Occasionally our discussions ran over the time allotted for lunch, but not a lot. Besides, we were learning more about our work and the Park Service itself. To me, this was time well spent.
Compare the extra minutes when we ran overtime with the costs of attending formal training courses: the travel and per diem, the time away from the duty station and more. Brown-bagging is a lot cheaper, and it can often benefit from expert commentary by experienced co-workers within a park or office, perhaps even the superintendent.
These brown-bag sessions brought important long-range personal benefits, helping me gain a better grasp of the ins and outs of Park Service historic preservation policies and the laws behind them. Without a doubt, the sessions deepened my commitment to the goals of the NPS. They helped me feel that I belonged. And they helped build morale and teamwork within the office.
Adding greatly to the satisfactions my career would bring me, the brown-bag discussions, along with my other historic preservation efforts, eventually led to a number of teaching assignments at Albright and Mather training centers. This culminated in the 1980s and ’90s with about a dozen, two-week courses in cultural resource management for mid-level managers. Held at Mather Training Center, they provided a broad overview of perspectives, experiences and policies that helped sharpen the understanding of cultural resource management. I remain firmly committed to learning both at home and away. In tandem, they are especially effective.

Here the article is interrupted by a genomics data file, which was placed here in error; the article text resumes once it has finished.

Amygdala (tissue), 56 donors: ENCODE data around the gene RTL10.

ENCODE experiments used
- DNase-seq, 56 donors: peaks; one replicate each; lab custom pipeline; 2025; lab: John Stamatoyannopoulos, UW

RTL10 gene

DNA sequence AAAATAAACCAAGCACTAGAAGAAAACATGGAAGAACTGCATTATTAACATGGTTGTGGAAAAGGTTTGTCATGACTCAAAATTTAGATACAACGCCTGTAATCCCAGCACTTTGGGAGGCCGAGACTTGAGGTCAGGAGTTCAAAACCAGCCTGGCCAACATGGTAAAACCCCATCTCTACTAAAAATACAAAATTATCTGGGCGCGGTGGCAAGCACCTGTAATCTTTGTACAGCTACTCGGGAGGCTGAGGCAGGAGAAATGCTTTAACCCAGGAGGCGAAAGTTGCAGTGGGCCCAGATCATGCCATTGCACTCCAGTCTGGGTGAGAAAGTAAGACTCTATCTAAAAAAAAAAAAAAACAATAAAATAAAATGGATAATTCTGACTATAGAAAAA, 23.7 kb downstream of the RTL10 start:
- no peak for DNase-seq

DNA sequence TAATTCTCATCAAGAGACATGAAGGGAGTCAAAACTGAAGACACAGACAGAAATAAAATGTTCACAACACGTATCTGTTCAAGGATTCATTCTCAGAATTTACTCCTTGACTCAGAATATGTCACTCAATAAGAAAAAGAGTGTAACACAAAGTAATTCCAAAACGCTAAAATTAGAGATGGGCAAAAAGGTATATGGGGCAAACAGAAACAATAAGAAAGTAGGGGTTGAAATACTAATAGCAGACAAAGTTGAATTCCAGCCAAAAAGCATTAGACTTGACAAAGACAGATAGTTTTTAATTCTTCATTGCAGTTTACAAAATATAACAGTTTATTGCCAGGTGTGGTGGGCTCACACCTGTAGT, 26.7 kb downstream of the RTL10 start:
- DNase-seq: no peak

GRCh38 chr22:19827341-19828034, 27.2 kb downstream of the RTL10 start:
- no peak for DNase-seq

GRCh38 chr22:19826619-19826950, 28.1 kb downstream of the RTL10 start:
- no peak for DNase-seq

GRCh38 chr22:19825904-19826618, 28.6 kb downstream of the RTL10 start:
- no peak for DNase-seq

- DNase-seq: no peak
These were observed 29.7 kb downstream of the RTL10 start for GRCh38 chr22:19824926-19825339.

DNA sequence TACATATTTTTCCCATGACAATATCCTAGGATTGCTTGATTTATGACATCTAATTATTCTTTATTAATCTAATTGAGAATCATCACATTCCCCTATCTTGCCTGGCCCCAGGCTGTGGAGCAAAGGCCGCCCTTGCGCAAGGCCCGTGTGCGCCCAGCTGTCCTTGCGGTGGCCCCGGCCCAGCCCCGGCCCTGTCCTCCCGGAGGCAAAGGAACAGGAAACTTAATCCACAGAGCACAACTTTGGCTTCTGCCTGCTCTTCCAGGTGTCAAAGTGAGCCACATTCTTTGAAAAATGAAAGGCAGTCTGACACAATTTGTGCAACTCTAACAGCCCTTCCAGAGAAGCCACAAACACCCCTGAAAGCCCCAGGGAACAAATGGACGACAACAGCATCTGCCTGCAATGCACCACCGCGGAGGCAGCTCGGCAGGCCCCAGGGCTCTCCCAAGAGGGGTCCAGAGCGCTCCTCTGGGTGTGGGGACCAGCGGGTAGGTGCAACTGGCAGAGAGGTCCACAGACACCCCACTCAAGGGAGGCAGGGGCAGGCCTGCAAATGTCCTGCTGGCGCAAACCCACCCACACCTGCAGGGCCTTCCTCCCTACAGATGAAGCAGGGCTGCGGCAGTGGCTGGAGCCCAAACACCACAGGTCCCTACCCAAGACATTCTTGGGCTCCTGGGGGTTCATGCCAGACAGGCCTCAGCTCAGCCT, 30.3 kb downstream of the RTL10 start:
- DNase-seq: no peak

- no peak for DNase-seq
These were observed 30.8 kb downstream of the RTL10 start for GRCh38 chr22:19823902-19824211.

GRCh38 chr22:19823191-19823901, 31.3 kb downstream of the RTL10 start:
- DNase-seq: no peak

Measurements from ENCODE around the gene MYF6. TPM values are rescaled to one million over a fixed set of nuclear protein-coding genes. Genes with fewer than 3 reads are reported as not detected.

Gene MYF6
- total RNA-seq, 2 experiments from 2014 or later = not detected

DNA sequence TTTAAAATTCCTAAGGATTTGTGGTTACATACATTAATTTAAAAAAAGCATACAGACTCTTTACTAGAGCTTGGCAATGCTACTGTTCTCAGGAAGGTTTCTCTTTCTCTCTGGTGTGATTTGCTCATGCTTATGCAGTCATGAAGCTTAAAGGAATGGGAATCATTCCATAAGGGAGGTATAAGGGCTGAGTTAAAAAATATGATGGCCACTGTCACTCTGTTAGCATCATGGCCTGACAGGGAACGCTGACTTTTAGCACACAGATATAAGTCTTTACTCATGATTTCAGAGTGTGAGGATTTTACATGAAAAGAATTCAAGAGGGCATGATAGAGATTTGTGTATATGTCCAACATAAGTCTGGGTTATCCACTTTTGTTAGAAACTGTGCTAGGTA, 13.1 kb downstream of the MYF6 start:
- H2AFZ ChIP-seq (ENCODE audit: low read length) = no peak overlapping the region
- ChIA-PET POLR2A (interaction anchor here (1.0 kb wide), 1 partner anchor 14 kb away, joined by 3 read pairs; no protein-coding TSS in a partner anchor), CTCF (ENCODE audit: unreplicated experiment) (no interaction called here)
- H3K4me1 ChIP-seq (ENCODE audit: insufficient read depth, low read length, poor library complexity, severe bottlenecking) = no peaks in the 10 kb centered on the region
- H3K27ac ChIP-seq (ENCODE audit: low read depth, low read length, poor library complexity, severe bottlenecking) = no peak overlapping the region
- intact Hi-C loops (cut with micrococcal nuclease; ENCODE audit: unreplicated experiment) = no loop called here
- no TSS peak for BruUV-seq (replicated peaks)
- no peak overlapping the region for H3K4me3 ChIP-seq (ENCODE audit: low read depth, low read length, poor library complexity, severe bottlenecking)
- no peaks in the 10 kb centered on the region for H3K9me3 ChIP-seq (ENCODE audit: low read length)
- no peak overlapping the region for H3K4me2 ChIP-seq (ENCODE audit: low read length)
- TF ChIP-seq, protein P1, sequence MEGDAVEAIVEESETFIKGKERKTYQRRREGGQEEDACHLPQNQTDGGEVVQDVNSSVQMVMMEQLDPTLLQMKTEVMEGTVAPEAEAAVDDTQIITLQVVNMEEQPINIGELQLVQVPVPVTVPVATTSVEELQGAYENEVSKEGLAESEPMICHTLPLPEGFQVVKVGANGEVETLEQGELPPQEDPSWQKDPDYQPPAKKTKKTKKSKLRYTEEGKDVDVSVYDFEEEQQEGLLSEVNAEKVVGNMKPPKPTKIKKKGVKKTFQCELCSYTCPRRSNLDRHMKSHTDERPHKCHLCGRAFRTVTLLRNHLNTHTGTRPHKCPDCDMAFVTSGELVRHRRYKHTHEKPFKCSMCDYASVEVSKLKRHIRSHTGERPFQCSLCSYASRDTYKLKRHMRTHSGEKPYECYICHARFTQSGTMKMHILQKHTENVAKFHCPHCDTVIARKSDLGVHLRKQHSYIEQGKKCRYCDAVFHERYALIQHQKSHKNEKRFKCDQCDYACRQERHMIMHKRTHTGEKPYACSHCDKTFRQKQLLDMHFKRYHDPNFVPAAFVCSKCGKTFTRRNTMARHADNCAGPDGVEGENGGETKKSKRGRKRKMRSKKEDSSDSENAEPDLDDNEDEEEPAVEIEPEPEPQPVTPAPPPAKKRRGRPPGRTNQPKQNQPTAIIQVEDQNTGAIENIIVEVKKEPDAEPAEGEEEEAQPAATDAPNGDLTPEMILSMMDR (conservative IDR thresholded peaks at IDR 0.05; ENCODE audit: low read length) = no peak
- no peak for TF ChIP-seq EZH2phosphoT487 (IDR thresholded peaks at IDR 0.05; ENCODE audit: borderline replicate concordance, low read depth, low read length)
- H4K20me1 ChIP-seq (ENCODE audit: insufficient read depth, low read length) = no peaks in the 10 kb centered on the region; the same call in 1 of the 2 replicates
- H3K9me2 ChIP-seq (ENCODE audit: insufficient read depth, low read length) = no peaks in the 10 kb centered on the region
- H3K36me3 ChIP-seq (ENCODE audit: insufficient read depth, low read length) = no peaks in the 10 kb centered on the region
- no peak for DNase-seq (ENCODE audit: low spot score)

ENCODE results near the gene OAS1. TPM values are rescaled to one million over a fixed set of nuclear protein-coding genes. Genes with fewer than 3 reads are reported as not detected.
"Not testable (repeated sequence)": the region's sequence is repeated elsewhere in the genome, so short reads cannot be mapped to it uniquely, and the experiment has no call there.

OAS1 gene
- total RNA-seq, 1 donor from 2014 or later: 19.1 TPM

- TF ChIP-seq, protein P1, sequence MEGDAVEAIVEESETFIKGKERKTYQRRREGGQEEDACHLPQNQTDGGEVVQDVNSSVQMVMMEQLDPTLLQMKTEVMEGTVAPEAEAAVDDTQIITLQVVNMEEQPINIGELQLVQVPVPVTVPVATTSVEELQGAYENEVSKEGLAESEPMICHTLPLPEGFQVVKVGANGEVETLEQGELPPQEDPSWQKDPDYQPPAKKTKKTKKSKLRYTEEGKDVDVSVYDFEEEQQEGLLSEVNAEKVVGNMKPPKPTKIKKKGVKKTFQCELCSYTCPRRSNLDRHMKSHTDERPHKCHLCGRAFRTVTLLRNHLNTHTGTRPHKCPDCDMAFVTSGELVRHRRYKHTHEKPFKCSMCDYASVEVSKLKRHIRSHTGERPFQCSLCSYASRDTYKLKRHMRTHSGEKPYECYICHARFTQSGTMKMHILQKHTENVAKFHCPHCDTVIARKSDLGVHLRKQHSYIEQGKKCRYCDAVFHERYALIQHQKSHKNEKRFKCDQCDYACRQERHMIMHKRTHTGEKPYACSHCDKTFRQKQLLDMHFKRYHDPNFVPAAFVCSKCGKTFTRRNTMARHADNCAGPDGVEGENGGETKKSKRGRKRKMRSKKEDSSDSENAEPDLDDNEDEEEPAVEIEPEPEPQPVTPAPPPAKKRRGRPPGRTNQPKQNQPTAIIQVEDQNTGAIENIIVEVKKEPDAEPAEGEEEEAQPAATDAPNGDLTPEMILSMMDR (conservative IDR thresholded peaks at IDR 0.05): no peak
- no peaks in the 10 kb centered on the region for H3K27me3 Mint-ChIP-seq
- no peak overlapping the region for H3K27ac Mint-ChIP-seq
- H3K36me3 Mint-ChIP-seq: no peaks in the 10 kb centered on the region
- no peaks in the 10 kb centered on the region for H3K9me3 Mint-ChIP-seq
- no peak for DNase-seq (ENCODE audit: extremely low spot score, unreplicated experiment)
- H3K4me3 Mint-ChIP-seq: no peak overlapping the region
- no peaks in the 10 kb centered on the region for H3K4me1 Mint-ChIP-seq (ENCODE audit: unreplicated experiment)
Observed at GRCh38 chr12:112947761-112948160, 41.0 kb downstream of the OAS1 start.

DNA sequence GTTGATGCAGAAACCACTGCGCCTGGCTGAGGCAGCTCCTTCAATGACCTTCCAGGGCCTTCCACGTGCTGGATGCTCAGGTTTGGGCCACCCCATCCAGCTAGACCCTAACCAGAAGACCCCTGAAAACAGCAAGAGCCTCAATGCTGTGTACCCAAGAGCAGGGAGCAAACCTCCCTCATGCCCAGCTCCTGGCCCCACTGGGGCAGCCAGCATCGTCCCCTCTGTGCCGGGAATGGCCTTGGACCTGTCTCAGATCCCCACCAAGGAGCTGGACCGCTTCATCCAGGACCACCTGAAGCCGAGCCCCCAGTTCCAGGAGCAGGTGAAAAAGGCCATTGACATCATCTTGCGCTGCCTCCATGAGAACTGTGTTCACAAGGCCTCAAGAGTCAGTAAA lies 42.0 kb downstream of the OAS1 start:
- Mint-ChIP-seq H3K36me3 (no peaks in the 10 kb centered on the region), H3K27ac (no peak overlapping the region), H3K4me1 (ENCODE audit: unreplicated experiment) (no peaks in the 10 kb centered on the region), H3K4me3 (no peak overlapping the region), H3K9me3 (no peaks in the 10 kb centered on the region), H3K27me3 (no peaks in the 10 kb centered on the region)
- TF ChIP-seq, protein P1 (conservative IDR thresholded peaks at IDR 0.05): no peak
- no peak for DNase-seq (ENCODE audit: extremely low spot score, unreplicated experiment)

Even today, Jane, Dwight and I are part of a small book group of friends, each of whom has had Park Service experience. Since about 2005 we have met several times per year via telephone conference calls to discuss books that relate in some way to the National Park System, providing perspectives on historical matters and the natural environment. Diverse titles have included Edward O. Wilson’s The Future of Life, Chris Hedges’ War is a Force That Gives Us Meaning and William Faulkner’s The Bear (the only work of fiction).
Below is a sampling from our book group. If the list seems fairly wide ranging, keep in mind that the National Park System involves both human and natural history — it cuts a giant swath.
Think about starting a brown bag at your park or office. It might prove stimulating. If I were doing it again, I would still start with the official Management Policies, selectively perhaps, given their size. Follow that with any readings the group thinks are appropriate for its needs. Lunch, learn and enjoy!
Richard West Sellars is a retired National Park Service historian and author of Preserving Nature in the National Parks: A History. He lives in Santa Fe, N.M.
Copyright © 2013. All rights reserved. Association of National Park Rangers.
The NPS Student Employee Network is represented on Facebook. In addition, an inaugural newsletter was published in spring 2013.